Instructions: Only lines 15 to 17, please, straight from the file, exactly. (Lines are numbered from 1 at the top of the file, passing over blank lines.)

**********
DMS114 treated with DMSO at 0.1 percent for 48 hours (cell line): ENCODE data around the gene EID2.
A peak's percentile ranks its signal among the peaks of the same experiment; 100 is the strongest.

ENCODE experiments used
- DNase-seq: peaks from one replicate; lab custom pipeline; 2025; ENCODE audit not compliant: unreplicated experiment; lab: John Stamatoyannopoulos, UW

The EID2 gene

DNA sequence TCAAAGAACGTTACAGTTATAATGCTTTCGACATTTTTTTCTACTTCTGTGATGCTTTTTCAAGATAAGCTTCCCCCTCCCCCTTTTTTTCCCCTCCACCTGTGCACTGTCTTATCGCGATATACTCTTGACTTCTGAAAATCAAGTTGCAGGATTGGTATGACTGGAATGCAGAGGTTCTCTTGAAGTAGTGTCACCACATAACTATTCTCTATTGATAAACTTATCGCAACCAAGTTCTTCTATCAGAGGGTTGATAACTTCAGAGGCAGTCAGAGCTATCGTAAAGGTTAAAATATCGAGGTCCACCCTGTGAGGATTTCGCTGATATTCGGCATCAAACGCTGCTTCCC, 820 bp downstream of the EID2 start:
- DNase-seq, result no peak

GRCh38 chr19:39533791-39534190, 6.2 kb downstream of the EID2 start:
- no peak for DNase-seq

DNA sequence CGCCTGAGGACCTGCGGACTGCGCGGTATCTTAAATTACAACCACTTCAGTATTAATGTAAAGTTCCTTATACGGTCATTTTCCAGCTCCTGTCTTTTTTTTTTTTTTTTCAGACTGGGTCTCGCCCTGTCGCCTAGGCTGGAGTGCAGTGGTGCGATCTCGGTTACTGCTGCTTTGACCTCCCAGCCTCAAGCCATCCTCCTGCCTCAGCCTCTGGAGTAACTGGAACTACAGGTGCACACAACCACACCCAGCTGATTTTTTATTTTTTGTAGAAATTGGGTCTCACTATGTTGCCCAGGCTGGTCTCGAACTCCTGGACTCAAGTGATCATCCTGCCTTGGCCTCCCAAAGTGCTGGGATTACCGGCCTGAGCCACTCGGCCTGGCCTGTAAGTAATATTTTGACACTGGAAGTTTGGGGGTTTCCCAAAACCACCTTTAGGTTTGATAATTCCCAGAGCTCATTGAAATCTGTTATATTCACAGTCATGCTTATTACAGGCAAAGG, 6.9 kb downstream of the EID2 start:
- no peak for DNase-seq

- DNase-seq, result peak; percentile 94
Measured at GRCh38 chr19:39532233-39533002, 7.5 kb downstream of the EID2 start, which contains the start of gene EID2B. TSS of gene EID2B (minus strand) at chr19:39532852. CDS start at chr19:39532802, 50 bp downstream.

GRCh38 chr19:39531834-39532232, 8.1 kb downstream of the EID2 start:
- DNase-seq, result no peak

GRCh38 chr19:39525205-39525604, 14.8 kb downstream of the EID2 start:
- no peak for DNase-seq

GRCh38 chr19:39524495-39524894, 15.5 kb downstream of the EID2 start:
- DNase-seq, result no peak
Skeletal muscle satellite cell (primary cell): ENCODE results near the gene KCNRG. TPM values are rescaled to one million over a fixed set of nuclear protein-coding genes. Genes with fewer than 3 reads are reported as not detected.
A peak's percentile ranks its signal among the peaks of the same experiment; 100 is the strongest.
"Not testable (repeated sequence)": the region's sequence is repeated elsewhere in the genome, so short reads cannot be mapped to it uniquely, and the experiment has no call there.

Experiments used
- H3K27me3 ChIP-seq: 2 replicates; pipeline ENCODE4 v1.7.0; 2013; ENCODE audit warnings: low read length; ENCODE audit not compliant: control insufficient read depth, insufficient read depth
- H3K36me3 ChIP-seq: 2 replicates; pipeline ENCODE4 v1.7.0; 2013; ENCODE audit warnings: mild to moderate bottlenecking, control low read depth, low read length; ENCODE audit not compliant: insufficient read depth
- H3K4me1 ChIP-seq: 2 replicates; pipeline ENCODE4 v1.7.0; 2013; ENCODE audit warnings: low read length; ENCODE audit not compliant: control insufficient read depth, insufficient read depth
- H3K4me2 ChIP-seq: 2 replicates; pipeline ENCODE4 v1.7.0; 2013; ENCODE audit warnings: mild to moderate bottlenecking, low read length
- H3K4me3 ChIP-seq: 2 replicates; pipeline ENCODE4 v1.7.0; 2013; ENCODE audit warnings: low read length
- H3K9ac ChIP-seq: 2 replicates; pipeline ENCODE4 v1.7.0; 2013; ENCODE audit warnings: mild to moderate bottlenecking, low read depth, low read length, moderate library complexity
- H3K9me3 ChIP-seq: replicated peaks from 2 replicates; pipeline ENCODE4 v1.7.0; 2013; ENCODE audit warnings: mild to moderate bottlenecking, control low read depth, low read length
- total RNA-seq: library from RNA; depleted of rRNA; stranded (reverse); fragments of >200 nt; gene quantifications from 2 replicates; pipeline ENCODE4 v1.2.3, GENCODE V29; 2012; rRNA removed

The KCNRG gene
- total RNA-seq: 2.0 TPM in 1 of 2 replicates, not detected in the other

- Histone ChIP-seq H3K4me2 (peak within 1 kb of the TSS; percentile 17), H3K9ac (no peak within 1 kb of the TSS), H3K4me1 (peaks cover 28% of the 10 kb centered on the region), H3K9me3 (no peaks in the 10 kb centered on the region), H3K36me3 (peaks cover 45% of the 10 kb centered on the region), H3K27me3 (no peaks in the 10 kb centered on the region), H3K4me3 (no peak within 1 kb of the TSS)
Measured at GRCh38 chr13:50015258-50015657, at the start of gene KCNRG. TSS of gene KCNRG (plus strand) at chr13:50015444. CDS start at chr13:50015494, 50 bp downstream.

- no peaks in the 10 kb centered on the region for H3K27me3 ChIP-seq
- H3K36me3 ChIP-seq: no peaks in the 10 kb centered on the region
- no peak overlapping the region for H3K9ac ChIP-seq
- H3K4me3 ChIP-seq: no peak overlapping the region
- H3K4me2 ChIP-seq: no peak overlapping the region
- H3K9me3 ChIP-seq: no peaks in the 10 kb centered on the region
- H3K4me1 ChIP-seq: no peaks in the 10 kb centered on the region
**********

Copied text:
- DNase-seq, result no peak

GRCh38 chr19:39525205-39525604, 14.8 kb downstream of the EID2 start:
- no peak for DNase-seq